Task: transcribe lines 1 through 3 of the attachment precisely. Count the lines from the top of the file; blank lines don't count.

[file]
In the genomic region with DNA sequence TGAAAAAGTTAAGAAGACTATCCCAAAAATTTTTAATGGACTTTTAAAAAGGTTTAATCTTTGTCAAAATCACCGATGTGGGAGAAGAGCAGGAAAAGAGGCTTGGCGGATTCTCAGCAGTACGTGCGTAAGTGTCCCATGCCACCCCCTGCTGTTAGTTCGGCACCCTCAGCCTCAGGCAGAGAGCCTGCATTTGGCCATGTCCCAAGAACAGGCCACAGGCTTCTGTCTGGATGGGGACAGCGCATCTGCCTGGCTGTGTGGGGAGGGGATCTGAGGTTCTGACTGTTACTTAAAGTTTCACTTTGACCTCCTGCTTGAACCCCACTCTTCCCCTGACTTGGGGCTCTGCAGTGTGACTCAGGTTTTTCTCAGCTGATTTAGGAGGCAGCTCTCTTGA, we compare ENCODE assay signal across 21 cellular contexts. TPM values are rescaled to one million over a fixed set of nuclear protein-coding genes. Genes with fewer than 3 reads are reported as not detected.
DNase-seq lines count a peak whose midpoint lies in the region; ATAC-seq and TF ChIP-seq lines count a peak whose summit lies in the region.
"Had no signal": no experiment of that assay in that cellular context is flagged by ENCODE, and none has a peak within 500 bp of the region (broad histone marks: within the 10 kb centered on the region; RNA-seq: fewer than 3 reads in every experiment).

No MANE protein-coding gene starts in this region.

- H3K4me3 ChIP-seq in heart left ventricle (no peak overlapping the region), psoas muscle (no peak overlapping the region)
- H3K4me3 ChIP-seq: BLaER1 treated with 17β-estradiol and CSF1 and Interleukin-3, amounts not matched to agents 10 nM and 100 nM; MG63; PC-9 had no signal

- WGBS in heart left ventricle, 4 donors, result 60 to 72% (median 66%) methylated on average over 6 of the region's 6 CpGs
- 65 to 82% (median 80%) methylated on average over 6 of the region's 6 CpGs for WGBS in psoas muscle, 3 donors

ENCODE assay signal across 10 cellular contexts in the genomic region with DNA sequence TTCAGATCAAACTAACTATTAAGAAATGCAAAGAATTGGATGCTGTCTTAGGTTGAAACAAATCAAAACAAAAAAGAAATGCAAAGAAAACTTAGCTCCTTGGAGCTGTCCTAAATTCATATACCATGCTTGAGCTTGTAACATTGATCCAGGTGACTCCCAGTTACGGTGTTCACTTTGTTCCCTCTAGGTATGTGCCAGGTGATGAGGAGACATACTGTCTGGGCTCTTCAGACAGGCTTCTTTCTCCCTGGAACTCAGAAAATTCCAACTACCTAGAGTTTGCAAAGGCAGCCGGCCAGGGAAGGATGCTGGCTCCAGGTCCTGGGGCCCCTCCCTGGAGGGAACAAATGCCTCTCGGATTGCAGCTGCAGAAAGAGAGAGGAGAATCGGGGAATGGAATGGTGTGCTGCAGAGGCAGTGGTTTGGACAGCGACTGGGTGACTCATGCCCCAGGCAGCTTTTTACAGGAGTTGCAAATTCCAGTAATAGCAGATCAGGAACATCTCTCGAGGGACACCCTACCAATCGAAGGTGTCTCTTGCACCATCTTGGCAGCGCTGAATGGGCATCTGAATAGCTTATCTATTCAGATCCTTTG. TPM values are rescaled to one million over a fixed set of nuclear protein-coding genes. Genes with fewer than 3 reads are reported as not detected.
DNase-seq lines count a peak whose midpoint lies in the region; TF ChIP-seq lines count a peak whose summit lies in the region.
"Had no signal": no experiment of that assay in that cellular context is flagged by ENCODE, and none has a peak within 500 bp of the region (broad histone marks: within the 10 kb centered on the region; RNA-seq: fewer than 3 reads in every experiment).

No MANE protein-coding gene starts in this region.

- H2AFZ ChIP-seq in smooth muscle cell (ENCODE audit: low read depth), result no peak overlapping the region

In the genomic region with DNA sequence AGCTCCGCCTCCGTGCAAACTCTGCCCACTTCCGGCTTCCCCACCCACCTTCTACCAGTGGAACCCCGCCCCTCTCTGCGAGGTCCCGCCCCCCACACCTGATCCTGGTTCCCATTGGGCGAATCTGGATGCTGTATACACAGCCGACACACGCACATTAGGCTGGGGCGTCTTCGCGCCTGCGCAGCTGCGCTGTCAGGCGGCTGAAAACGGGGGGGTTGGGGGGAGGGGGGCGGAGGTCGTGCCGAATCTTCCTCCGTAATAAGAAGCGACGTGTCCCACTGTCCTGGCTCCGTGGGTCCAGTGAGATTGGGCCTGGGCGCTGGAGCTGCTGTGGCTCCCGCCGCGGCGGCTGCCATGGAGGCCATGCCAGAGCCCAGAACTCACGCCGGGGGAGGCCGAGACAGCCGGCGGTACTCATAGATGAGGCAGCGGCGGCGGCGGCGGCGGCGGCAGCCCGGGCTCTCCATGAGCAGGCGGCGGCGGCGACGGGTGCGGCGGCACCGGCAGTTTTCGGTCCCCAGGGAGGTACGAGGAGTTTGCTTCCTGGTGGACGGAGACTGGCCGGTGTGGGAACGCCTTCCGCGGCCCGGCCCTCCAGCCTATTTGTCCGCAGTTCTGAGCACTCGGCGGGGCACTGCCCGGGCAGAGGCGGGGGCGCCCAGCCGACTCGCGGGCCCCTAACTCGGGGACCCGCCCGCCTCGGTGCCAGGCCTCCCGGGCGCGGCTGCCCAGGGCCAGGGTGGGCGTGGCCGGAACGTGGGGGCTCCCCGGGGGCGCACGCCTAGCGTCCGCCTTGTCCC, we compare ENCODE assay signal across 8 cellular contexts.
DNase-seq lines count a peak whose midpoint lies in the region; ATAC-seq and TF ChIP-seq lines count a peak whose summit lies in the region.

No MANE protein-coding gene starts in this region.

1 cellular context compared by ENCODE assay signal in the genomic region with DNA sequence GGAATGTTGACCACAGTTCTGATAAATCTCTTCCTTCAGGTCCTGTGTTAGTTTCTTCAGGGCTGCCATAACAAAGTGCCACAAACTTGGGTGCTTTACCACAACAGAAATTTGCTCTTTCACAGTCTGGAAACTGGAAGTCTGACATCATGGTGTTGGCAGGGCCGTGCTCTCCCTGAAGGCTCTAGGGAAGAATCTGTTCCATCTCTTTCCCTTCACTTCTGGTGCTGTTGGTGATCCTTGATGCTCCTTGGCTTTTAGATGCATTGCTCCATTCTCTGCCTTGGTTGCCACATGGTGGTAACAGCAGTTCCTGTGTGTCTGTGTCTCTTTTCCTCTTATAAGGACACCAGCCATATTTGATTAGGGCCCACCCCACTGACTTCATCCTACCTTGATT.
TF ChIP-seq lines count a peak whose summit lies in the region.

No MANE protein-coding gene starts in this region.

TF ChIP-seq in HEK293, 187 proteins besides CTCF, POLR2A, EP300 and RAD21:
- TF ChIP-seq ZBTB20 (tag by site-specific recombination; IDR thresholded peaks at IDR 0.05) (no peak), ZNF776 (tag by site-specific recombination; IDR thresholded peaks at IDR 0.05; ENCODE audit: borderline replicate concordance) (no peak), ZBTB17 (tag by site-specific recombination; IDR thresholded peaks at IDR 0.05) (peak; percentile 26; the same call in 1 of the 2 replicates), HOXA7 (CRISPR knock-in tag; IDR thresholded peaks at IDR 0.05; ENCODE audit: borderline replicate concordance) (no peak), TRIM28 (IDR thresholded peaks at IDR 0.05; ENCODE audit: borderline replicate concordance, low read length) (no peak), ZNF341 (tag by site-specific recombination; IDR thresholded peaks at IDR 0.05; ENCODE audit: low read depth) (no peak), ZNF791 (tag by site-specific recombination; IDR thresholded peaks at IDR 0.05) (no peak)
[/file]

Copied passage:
In the genomic region with DNA sequence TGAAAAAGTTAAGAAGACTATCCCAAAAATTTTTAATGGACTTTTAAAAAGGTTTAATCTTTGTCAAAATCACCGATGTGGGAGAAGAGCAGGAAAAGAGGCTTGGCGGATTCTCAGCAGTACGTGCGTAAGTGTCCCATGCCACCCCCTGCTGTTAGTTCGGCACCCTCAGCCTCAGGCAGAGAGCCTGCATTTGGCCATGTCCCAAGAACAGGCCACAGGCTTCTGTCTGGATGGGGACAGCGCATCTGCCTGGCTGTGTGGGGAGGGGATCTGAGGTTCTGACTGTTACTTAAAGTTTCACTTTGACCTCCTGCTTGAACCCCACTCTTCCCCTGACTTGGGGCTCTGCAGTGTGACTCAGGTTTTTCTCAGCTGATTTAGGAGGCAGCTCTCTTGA, we compare ENCODE assay signal across 21 cellular contexts. TPM values are rescaled to one million over a fixed set of nuclear protein-coding genes. Genes with fewer than 3 reads are reported as not detected.
DNase-seq lines count a peak whose midpoint lies in the region; ATAC-seq and TF ChIP-seq lines count a peak whose summit lies in the region.
"Had no signal": no experiment of that assay in that cellular context is flagged by ENCODE, and none has a peak within 500 bp of the region (broad histone marks: within the 10 kb centered on the region; RNA-seq: fewer than 3 reads in every experiment).